Mike Atkin, managing director of data management industry group the EDM Council, has long been a proponent of the idea of a global reference data utility and he noted in his recent update to members that the process of drawing up the requirements for a legal entity identification as part of the US Office of Financial Research (OFR) is well underway to this end. EDM Council is one of the 15 associations that are working with Sifma and the US regulatory community to hammer out the final list of requirements before a request for proposal (RFP) and selection process is kicked off for the registration body and technology provider for the utility.
Atkin explained that the desire to track systemic risk within the regulatory community will result in “short term pain but long term benefit” for the industry as a whole by mandating new data standards. He also indicated that the regulatory activities are “tightly coupled” across the globe (although this may not be as coordinated as it appears) and US, European and Asian regulators are discussing the issues around setting a new legal entity identification standard. The OFR has already hired a number of key staff, although a director has yet to be appointed, and these new staff members are well known to the members of the EDM Council (likely originating from the academic community).
He described the pace of change with regards to regulation as “frenetic”, noting that 224 regulations are in the pipeline for the US over the next 24 months. Atkin also dismissed ideas that the OFR will fall off the regulatory radar, stating that it is already enshrined in law and has an executive budget, rather than one defined by Congress, so will not struggle with regards to funding in the short term. However, this does not take into account the activities of lobbyists, who could potentially derail some of the Dodd Frank requirements. Although it remains to be seen whether the OFR plans will be targeted by any of these activities or affected by backpedalling by those in government quarters.
For now, the industry group is aiming to work with the other associations in the 15 strong group in order to align its members in a common understanding of the basic requirements of a legal entity identifier and, further down the road, instrument identifiers. Sifma has retained PriceWaterhouseCoopers to capture all of the requirements for a legal entity ID, but there are a number of outstanding issues that must be reconciled between the industry and the regulatory community’s requirements before any action can be taken with regards to setting an implementation timetable.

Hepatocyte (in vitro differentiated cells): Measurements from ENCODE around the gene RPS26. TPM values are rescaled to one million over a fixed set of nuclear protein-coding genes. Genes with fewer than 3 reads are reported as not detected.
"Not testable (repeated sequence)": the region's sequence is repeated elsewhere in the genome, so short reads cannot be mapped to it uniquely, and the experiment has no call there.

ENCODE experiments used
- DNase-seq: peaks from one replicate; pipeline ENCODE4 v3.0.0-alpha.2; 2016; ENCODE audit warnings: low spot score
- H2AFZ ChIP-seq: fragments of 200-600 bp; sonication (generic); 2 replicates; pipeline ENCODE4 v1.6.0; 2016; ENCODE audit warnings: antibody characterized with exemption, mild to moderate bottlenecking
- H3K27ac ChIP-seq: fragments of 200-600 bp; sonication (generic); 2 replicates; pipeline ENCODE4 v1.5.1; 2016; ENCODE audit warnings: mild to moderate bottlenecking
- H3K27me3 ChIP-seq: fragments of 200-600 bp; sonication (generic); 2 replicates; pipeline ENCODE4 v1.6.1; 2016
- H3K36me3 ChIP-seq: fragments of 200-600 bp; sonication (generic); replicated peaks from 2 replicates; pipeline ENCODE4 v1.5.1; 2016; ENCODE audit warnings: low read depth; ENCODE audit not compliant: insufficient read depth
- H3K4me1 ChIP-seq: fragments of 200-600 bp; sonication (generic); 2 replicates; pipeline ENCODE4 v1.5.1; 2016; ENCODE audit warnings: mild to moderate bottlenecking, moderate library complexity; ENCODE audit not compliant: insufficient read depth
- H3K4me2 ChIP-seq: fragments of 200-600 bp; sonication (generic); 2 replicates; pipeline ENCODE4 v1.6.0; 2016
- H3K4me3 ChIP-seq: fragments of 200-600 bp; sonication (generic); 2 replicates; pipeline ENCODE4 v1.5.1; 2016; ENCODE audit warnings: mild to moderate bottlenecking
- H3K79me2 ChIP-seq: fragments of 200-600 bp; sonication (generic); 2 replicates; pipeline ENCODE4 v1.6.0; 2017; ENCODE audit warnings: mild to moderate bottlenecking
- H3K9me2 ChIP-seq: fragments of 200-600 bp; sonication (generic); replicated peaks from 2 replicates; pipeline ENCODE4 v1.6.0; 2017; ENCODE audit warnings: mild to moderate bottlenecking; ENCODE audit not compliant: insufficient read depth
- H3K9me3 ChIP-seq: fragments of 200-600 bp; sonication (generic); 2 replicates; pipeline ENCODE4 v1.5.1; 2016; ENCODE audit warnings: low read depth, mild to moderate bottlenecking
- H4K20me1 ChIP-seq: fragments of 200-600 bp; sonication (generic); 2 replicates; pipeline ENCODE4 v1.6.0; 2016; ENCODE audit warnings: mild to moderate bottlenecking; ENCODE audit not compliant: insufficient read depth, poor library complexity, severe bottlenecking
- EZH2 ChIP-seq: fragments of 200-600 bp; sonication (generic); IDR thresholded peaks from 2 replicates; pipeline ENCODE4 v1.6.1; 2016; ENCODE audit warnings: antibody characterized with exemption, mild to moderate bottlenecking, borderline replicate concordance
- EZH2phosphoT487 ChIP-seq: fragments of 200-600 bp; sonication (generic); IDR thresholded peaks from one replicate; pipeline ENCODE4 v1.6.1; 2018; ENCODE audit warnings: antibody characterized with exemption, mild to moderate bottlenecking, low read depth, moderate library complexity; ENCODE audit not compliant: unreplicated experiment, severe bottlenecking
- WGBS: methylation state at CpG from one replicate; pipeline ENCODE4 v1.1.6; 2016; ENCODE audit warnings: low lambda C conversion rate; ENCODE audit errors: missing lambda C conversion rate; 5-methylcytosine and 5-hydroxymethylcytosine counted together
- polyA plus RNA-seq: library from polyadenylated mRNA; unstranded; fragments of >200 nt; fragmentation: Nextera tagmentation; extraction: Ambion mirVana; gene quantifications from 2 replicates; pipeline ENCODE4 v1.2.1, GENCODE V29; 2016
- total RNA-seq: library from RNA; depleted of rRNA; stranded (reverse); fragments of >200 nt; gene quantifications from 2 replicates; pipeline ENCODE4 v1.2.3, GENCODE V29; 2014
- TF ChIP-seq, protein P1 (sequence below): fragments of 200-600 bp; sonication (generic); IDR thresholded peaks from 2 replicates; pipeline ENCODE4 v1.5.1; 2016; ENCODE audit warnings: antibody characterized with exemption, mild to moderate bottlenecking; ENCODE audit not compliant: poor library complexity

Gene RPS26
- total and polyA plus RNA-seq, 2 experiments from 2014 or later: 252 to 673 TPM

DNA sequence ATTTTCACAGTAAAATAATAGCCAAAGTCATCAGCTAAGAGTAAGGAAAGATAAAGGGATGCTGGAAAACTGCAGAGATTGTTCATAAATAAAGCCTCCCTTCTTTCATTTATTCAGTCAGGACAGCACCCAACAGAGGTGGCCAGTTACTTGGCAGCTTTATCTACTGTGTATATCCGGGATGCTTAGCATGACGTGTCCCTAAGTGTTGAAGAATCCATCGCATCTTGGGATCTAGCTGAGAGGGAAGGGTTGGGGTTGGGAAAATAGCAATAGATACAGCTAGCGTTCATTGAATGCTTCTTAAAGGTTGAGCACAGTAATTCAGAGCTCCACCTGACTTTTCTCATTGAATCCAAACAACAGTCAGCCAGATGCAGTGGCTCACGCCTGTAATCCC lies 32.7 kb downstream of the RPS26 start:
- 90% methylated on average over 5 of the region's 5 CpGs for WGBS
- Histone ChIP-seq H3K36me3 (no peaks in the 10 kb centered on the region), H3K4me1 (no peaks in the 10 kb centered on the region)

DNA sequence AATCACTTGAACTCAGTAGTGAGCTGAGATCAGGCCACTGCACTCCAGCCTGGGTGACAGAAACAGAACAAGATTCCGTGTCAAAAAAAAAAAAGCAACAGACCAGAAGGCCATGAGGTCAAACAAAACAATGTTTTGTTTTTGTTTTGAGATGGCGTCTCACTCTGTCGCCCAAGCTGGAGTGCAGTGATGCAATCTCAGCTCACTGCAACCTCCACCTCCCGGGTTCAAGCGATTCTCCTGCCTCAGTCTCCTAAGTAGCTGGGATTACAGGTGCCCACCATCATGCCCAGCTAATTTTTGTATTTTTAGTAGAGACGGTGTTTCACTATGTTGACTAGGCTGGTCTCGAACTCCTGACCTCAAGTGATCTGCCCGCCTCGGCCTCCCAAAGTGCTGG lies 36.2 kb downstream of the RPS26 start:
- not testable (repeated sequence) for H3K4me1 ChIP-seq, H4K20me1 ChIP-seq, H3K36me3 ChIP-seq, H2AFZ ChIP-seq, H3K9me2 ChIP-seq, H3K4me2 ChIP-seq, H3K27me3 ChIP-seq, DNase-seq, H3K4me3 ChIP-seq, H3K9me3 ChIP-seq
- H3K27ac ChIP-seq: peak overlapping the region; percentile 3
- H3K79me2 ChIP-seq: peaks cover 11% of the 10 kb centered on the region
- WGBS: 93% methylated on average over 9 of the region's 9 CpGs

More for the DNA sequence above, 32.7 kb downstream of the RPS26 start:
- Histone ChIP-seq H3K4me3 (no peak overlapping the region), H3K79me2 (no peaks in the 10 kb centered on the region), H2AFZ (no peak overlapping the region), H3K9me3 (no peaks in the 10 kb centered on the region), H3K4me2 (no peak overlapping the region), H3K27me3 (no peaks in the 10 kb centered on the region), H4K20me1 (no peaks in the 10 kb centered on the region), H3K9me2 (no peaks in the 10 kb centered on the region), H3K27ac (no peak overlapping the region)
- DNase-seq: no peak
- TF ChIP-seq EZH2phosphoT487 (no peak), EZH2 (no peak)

Atkin noted that instrument identification could prove an even trickier fish to fry due to the number of standards already present in the market already. The deadline with regards to this work, which has also been set for July, is therefore likely to slip. The EDM Council view is that a dumb number from the “seller” of these instruments will need to be used to identify OTC derivatives and suggested that the association’s own semantics repository could be used in the creation of a registry for these instruments. He also noted the potential of XBRL in the US market for the tagging of contractual documents in order to track data along the supply chain from the point of issuance (something that is already being mooted for the corporate actions space).
With regards to the semantic repository, he referred to the recent tie up with the Object Management Group (OMG) in order to ensure it remains sustainable by providing a formal governance framework in which the repository can sit. “The repository is complete enough for firms to use as internal reference key now and a number of members are already doing internal mapping and content evaluation,” he added.
The industry group has also been working on its Data Management Maturity (DMM) model for some time, alongside the Software Engineering Institute (SEI) of Carnegie Mellon University (CMU). The plan is to now further enhance the basic core DMM framework that has been set out and the group has set a deadline of May 2011 by which to develop the core content model. It is hoped that it will eventually be used as a benchmark against which members can judge their data management journey.
The EDM Council’s data quality working group, which was set up last year, has also aligned its work and vice versa with the DMM developments. Its current objective is to create a shared data quality rulebook based on the semantic repository and reflect industry best practices with regards to data quality assurance. The group is also currently working on a proof of concept using ISIN data with regards to measuring data quality and alignment.